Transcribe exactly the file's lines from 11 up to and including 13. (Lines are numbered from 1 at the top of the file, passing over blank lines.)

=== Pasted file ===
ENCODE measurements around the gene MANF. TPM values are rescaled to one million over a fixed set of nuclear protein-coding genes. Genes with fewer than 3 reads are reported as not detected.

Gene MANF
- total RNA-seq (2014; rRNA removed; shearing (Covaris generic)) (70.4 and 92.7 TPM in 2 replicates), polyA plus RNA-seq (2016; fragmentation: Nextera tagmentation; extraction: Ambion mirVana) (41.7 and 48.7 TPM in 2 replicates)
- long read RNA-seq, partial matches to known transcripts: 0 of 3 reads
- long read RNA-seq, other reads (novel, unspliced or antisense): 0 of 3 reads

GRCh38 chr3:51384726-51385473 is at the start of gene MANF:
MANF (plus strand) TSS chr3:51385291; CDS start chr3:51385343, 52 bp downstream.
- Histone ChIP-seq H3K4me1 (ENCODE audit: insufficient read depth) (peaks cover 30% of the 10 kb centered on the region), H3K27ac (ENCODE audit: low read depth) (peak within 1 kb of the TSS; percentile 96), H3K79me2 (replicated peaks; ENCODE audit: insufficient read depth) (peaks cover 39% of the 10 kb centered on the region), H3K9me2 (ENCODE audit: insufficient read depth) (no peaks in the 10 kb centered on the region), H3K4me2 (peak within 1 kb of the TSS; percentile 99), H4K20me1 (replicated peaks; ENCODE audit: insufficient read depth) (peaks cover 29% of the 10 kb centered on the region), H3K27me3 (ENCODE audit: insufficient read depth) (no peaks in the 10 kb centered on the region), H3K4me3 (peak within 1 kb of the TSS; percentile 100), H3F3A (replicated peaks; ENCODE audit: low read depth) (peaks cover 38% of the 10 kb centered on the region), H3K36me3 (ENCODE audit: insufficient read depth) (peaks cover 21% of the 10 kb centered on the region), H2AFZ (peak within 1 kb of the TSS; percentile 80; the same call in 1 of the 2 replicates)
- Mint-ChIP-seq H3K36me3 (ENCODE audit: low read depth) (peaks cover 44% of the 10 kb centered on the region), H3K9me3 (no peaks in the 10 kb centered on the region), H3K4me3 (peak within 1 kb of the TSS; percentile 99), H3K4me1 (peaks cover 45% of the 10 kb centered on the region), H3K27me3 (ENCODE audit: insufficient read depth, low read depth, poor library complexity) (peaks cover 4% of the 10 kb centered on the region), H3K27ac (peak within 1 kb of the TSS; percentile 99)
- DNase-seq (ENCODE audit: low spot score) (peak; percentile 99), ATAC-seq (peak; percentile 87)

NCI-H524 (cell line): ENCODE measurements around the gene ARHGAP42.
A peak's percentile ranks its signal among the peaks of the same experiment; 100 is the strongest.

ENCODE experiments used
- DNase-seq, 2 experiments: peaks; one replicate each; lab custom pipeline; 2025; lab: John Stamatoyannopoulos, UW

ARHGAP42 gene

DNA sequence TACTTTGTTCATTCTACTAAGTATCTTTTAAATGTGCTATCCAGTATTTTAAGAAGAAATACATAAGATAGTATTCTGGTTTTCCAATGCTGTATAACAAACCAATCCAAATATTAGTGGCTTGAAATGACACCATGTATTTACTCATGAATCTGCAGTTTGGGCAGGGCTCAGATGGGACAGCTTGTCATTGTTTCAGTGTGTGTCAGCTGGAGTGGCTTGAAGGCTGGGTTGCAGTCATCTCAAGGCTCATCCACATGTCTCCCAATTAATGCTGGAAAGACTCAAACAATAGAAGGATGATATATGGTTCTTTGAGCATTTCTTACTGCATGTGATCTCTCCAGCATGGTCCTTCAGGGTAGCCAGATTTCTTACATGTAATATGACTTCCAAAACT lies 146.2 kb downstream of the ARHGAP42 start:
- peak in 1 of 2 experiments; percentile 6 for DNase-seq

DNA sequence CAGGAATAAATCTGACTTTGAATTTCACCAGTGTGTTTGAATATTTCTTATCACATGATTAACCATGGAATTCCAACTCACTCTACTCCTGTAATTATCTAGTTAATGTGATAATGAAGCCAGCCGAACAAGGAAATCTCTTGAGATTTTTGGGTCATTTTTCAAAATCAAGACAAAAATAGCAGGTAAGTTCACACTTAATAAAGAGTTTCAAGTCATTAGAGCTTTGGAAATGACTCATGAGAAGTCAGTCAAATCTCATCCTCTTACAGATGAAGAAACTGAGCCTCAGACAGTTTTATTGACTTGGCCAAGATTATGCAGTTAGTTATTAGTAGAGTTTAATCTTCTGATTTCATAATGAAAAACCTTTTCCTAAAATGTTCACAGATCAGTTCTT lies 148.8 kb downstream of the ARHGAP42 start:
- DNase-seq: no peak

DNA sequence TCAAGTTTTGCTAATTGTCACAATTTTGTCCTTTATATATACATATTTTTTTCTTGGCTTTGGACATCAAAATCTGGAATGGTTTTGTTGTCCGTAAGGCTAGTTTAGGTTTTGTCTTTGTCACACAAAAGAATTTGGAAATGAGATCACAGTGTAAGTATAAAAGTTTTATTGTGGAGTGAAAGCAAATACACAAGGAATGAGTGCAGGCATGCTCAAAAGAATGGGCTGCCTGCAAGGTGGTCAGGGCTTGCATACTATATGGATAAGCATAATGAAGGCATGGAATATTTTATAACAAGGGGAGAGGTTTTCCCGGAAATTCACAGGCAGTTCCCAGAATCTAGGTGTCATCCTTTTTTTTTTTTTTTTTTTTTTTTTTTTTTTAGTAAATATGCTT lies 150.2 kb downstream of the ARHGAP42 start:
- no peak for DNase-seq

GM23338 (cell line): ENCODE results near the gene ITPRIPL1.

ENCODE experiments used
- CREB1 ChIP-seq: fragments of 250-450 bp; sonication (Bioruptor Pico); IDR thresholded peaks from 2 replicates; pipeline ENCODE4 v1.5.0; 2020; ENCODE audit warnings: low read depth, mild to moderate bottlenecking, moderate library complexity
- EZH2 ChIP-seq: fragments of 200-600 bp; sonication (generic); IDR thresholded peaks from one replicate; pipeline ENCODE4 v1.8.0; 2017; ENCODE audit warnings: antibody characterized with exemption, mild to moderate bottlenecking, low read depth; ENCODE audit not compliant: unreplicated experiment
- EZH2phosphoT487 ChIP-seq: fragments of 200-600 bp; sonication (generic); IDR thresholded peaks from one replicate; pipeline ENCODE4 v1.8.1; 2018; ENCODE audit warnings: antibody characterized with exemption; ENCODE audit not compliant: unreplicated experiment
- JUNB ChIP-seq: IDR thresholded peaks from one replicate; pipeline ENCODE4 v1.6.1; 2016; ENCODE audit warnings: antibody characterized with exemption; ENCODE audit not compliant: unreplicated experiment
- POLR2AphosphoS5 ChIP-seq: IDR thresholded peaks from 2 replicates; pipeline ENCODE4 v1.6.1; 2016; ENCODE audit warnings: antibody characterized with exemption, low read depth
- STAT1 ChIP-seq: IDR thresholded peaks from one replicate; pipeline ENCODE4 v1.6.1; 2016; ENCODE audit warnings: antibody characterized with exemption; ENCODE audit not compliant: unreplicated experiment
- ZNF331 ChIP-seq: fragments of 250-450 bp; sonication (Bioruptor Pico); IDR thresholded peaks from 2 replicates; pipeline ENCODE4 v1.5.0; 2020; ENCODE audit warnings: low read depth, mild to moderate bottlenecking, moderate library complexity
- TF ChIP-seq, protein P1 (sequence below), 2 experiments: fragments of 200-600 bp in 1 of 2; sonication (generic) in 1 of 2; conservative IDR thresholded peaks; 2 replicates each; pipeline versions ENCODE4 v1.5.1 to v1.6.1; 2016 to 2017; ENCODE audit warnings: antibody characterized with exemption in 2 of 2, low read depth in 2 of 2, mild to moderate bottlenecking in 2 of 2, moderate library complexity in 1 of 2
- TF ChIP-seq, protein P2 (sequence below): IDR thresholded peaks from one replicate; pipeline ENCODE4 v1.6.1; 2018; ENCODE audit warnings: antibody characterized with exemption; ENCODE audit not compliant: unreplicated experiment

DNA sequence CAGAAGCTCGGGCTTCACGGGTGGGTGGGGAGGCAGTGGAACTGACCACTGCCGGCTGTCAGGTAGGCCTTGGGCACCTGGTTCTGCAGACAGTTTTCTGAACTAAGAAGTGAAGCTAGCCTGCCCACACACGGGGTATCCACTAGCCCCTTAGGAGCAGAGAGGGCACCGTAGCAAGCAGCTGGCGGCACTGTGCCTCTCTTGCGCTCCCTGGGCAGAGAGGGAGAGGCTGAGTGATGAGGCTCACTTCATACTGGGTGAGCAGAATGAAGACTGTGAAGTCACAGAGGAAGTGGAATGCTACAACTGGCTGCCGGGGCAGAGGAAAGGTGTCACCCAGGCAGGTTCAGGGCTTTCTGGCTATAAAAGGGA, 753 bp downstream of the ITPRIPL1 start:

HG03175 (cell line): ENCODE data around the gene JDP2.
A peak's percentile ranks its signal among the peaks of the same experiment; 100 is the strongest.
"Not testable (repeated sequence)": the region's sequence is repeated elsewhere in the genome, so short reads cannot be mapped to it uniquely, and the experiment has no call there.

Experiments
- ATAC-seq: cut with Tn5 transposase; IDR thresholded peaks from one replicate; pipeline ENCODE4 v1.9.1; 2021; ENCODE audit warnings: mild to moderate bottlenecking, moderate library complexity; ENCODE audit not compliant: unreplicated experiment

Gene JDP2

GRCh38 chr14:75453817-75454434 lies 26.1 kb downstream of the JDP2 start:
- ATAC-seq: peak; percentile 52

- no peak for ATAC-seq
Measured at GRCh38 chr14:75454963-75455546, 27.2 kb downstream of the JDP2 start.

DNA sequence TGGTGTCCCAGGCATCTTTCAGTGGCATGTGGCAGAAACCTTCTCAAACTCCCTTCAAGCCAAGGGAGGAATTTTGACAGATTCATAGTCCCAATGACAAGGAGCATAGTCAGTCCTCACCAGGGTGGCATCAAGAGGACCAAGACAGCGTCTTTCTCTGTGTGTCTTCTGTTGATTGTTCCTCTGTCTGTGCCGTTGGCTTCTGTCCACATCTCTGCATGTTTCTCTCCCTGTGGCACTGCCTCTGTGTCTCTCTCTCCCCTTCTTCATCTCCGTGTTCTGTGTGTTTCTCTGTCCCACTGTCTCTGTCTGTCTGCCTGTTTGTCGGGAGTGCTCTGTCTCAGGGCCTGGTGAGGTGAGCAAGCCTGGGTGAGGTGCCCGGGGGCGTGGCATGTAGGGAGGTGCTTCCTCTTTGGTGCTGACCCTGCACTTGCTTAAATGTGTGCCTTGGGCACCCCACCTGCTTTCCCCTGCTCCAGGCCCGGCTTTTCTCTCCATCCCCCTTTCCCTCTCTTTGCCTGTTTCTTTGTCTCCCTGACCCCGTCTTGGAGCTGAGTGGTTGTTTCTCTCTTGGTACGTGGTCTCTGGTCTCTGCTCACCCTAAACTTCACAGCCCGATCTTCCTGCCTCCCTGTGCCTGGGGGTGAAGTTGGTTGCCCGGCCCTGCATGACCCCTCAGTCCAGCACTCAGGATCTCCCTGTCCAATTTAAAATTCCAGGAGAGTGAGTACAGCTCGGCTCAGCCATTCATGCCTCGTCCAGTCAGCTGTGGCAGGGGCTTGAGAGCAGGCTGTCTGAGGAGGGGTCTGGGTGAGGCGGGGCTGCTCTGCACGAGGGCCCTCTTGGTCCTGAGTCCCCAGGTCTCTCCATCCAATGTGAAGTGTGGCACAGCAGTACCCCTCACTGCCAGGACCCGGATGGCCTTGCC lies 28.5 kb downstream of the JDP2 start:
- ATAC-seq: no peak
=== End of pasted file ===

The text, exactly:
NCI-H524 (cell line): ENCODE measurements around the gene ARHGAP42.
A peak's percentile ranks its signal among the peaks of the same experiment; 100 is the strongest.

ENCODE experiments used